Illuminated badges: the fad every automaker seems infatuated with. They’re a nonfunctional accessory that doesn’t do anything to help you see the road, which makes a recent technical update from GM especially concerning: It seems a bunch of GMC trucks are having their headlights go out unexpectedly, and it’s all due to a malfunction in the light-up badge.
The GM Accessory Illuminated Emblem is a dealer-installed option and, according to a recent post on GM’s TechLink technician info site that was first spotted by The Drive, adding the emblem creates a weak link in the whole front-end lighting system. It seems the wiring harness for the emblem connects to the driver’s-side headlight. A flaw in the design can allow water to get into the connection, causing the driver’s-side headlight and turn signal to flicker, turn on by themselves, or short out.
The turn signal being stuck on sounds like such an infuriating problem for both the GMC owner and their fellow drivers in traffic. You just know they’re calling you an out-of-touch moron as you drive along, inadvertently indicating a turn that never comes. It’s not your fault! You just opted for a silly accessory and now you can practically feel the disdain growing around you.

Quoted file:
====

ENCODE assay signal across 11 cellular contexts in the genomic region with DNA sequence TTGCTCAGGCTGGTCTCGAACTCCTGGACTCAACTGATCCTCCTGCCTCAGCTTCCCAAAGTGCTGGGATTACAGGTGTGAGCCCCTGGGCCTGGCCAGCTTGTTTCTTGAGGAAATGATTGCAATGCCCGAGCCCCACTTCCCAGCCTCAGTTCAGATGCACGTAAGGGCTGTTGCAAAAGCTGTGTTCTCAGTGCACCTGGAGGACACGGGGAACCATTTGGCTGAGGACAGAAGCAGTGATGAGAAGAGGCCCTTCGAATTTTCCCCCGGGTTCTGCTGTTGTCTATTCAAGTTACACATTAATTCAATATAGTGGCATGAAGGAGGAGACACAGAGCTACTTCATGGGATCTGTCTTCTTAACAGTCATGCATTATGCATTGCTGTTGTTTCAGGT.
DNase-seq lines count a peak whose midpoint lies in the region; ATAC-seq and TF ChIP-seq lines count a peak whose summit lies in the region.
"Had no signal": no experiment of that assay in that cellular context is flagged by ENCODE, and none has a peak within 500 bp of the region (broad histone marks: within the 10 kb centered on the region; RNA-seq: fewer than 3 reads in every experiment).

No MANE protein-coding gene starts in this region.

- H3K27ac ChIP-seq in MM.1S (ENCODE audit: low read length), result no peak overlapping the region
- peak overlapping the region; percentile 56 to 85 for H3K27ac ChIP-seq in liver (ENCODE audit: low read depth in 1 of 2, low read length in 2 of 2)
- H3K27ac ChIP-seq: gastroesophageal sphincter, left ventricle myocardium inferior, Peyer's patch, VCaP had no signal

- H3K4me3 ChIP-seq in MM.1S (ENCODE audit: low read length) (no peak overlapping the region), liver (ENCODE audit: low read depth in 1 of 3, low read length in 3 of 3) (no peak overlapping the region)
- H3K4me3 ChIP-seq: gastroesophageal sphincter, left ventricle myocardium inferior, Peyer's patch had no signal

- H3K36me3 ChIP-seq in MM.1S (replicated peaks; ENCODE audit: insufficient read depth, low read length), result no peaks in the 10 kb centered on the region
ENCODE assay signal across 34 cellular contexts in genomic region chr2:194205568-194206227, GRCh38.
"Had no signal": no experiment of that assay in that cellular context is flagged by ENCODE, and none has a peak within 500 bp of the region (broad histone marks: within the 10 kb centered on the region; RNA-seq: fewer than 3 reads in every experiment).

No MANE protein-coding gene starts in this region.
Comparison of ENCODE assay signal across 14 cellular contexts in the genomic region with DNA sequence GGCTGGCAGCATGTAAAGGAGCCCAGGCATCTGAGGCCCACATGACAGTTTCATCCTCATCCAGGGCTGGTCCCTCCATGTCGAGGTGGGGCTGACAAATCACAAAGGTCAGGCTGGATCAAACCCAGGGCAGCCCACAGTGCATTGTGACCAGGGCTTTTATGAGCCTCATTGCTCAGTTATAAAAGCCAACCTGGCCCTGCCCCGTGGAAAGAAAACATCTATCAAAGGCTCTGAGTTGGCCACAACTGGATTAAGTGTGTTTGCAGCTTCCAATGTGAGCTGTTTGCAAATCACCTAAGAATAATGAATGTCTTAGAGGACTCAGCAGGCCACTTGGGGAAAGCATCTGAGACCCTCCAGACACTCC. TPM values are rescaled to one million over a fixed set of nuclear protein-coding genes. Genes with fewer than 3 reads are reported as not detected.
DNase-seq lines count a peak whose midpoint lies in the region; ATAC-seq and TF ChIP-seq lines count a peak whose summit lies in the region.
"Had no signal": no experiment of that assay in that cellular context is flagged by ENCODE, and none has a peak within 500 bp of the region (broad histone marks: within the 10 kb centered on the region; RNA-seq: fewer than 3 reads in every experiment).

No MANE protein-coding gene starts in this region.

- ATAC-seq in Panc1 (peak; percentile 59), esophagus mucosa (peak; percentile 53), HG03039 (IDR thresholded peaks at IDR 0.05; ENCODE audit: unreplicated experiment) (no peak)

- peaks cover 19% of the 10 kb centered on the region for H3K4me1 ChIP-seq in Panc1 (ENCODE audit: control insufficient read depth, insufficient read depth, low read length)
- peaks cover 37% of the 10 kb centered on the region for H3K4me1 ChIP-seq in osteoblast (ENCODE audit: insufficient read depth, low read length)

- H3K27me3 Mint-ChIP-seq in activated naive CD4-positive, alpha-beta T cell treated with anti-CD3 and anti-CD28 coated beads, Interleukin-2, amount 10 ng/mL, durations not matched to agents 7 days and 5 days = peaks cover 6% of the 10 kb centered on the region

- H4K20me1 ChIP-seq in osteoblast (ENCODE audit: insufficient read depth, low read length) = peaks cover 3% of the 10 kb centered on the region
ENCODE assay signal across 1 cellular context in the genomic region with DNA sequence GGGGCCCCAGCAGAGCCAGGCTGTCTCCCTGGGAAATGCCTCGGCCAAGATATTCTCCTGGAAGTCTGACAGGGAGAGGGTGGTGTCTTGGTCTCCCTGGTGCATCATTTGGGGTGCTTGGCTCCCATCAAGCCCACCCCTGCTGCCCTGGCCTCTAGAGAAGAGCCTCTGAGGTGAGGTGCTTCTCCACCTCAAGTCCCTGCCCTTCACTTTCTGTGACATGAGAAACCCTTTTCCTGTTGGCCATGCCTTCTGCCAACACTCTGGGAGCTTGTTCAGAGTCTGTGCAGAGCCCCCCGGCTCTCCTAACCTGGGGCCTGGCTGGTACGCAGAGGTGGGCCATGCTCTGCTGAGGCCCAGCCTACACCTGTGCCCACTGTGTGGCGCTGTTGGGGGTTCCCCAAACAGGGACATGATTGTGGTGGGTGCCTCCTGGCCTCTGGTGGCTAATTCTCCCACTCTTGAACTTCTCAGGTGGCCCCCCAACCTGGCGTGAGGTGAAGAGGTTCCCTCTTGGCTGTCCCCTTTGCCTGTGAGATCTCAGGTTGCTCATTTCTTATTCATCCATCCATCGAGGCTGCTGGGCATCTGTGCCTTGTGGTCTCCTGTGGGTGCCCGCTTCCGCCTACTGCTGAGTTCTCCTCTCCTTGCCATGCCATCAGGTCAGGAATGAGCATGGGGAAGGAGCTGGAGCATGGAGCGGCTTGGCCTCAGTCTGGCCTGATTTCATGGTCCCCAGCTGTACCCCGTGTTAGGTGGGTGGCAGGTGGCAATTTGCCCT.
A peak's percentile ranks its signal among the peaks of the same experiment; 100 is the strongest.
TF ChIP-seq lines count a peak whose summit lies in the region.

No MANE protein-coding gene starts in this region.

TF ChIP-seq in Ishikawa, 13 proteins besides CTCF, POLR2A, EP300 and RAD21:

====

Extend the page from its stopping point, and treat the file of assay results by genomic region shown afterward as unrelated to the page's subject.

The problem affects some 2020-2022 Sierra 1500, Sierra 2500/3500, and 2021-2022 Yukon models. GM advises technicians to look for corrosion on headlamp connector and to clean the headlamp terminals. Right now, the best fix to eliminate the headlight and turn-signal issues will render your rad light-up emblem a boring, regular badge:
To prevent further improper operation, bypass the GM Accessory Illuminated Emblem harness by plugging the original headlamp connector from the body harness back into the headlamp assembly. This will temporarily disable the Illuminated Emblem. Permanent repair information will be released when available.
Seems a real bummer to pay that extra $310 to $475 for a fun nightlight for your car’s face, only to unplug it so your headlights will actually let you see at night.
We’re fans of all types of badges here, from the garish glow on the grille of a Mercedes-Benz GLE 350 to the understated stamped badging of days gone by. But the more complex a technology is, the more failure points it has. While the GMC defect is definitely a problem, at least it’s not as bad as Mercedes-Benz’s light up badge, which put potentially 12,799 vehicles at risk for loss of windshield wipers, headlamp and power steering functions.